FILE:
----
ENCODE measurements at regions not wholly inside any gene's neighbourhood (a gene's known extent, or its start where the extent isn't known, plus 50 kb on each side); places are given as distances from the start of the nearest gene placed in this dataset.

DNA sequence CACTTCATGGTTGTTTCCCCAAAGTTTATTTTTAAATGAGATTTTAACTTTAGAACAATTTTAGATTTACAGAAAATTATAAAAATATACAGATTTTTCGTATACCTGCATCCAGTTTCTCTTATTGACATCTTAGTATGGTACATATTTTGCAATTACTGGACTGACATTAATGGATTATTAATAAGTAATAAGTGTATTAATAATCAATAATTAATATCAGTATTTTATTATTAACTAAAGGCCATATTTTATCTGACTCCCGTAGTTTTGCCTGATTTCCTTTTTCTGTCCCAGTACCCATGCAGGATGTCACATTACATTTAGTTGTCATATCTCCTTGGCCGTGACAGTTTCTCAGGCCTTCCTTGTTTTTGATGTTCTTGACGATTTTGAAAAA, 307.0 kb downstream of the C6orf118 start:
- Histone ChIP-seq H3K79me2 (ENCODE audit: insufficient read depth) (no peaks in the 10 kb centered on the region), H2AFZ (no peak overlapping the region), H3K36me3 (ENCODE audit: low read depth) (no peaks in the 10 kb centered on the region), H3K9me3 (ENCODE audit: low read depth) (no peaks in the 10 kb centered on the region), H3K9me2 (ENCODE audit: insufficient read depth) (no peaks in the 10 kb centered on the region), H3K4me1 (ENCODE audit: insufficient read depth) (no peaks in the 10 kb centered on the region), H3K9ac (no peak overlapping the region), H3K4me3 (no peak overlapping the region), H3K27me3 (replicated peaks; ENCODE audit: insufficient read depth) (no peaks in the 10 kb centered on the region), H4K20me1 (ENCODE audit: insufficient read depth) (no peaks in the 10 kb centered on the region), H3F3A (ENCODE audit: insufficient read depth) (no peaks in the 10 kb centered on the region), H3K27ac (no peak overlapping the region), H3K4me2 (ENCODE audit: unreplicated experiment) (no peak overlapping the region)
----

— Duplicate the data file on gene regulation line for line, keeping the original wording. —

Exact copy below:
ENCODE measurements at regions not wholly inside any gene's neighbourhood (a gene's known extent, or its start where the extent isn't known, plus 50 kb on each side); places are given as distances from the start of the nearest gene placed in this dataset.

DNA sequence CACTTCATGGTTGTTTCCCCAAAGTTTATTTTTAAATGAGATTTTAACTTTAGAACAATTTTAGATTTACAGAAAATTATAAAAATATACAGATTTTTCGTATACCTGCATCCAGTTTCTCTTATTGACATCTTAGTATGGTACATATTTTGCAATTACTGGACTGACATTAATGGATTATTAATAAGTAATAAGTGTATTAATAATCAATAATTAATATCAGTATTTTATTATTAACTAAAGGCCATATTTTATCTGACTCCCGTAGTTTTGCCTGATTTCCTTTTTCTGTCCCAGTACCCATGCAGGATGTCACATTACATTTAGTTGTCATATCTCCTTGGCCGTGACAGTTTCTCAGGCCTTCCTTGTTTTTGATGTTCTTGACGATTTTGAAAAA, 307.0 kb downstream of the C6orf118 start:
- Histone ChIP-seq H3K79me2 (ENCODE audit: insufficient read depth) (no peaks in the 10 kb centered on the region), H2AFZ (no peak overlapping the region), H3K36me3 (ENCODE audit: low read depth) (no peaks in the 10 kb centered on the region), H3K9me3 (ENCODE audit: low read depth) (no peaks in the 10 kb centered on the region), H3K9me2 (ENCODE audit: insufficient read depth) (no peaks in the 10 kb centered on the region), H3K4me1 (ENCODE audit: insufficient read depth) (no peaks in the 10 kb centered on the region), H3K9ac (no peak overlapping the region), H3K4me3 (no peak overlapping the region), H3K27me3 (replicated peaks; ENCODE audit: insufficient read depth) (no peaks in the 10 kb centered on the region), H4K20me1 (ENCODE audit: insufficient read depth) (no peaks in the 10 kb centered on the region), H3F3A (ENCODE audit: insufficient read depth) (no peaks in the 10 kb centered on the region), H3K27ac (no peak overlapping the region), H3K4me2 (ENCODE audit: unreplicated experiment) (no peak overlapping the region)